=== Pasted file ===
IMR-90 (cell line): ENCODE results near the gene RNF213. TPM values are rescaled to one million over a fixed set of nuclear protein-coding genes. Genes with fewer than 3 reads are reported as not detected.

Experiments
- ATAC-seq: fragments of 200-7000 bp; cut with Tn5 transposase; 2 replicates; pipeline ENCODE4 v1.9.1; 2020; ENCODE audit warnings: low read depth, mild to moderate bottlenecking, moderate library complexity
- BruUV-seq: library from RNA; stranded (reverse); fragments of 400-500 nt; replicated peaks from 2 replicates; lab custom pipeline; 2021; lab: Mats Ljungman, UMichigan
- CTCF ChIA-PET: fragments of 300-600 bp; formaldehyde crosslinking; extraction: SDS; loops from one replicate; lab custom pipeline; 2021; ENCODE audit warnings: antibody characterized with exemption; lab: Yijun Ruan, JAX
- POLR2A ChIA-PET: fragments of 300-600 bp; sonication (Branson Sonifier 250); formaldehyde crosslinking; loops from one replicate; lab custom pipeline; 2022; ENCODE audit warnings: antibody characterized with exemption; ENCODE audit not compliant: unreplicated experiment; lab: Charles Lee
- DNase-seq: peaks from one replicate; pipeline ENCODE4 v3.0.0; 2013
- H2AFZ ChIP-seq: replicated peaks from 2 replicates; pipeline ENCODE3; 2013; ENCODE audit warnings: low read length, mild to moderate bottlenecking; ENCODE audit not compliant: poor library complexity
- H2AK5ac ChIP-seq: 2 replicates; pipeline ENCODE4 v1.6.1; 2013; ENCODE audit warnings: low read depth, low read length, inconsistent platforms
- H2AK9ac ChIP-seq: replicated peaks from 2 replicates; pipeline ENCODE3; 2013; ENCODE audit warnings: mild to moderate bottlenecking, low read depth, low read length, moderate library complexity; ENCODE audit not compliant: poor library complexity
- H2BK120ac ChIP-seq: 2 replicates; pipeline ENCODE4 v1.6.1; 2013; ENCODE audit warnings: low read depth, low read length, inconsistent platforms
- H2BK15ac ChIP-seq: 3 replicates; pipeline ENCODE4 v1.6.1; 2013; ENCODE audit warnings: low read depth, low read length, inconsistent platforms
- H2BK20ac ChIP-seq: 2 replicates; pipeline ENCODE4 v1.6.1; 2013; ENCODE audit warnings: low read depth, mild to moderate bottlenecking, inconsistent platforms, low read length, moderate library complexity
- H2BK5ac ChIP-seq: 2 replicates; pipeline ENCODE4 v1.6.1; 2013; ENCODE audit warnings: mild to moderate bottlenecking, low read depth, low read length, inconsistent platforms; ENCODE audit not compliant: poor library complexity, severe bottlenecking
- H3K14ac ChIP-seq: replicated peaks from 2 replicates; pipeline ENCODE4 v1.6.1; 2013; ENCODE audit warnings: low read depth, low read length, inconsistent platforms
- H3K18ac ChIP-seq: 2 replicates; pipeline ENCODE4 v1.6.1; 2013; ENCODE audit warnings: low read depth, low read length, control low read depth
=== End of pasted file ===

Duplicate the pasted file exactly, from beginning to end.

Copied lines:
IMR-90 (cell line): ENCODE results near the gene RNF213. TPM values are rescaled to one million over a fixed set of nuclear protein-coding genes. Genes with fewer than 3 reads are reported as not detected.

Experiments
- ATAC-seq: fragments of 200-7000 bp; cut with Tn5 transposase; 2 replicates; pipeline ENCODE4 v1.9.1; 2020; ENCODE audit warnings: low read depth, mild to moderate bottlenecking, moderate library complexity
- BruUV-seq: library from RNA; stranded (reverse); fragments of 400-500 nt; replicated peaks from 2 replicates; lab custom pipeline; 2021; lab: Mats Ljungman, UMichigan
- CTCF ChIA-PET: fragments of 300-600 bp; formaldehyde crosslinking; extraction: SDS; loops from one replicate; lab custom pipeline; 2021; ENCODE audit warnings: antibody characterized with exemption; lab: Yijun Ruan, JAX
- POLR2A ChIA-PET: fragments of 300-600 bp; sonication (Branson Sonifier 250); formaldehyde crosslinking; loops from one replicate; lab custom pipeline; 2022; ENCODE audit warnings: antibody characterized with exemption; ENCODE audit not compliant: unreplicated experiment; lab: Charles Lee
- DNase-seq: peaks from one replicate; pipeline ENCODE4 v3.0.0; 2013
- H2AFZ ChIP-seq: replicated peaks from 2 replicates; pipeline ENCODE3; 2013; ENCODE audit warnings: low read length, mild to moderate bottlenecking; ENCODE audit not compliant: poor library complexity
- H2AK5ac ChIP-seq: 2 replicates; pipeline ENCODE4 v1.6.1; 2013; ENCODE audit warnings: low read depth, low read length, inconsistent platforms
- H2AK9ac ChIP-seq: replicated peaks from 2 replicates; pipeline ENCODE3; 2013; ENCODE audit warnings: mild to moderate bottlenecking, low read depth, low read length, moderate library complexity; ENCODE audit not compliant: poor library complexity
- H2BK120ac ChIP-seq: 2 replicates; pipeline ENCODE4 v1.6.1; 2013; ENCODE audit warnings: low read depth, low read length, inconsistent platforms
- H2BK15ac ChIP-seq: 3 replicates; pipeline ENCODE4 v1.6.1; 2013; ENCODE audit warnings: low read depth, low read length, inconsistent platforms
- H2BK20ac ChIP-seq: 2 replicates; pipeline ENCODE4 v1.6.1; 2013; ENCODE audit warnings: low read depth, mild to moderate bottlenecking, inconsistent platforms, low read length, moderate library complexity
- H2BK5ac ChIP-seq: 2 replicates; pipeline ENCODE4 v1.6.1; 2013; ENCODE audit warnings: mild to moderate bottlenecking, low read depth, low read length, inconsistent platforms; ENCODE audit not compliant: poor library complexity, severe bottlenecking
- H3K14ac ChIP-seq: replicated peaks from 2 replicates; pipeline ENCODE4 v1.6.1; 2013; ENCODE audit warnings: low read depth, low read length, inconsistent platforms
- H3K18ac ChIP-seq: 2 replicates; pipeline ENCODE4 v1.6.1; 2013; ENCODE audit warnings: low read depth, low read length, control low read depth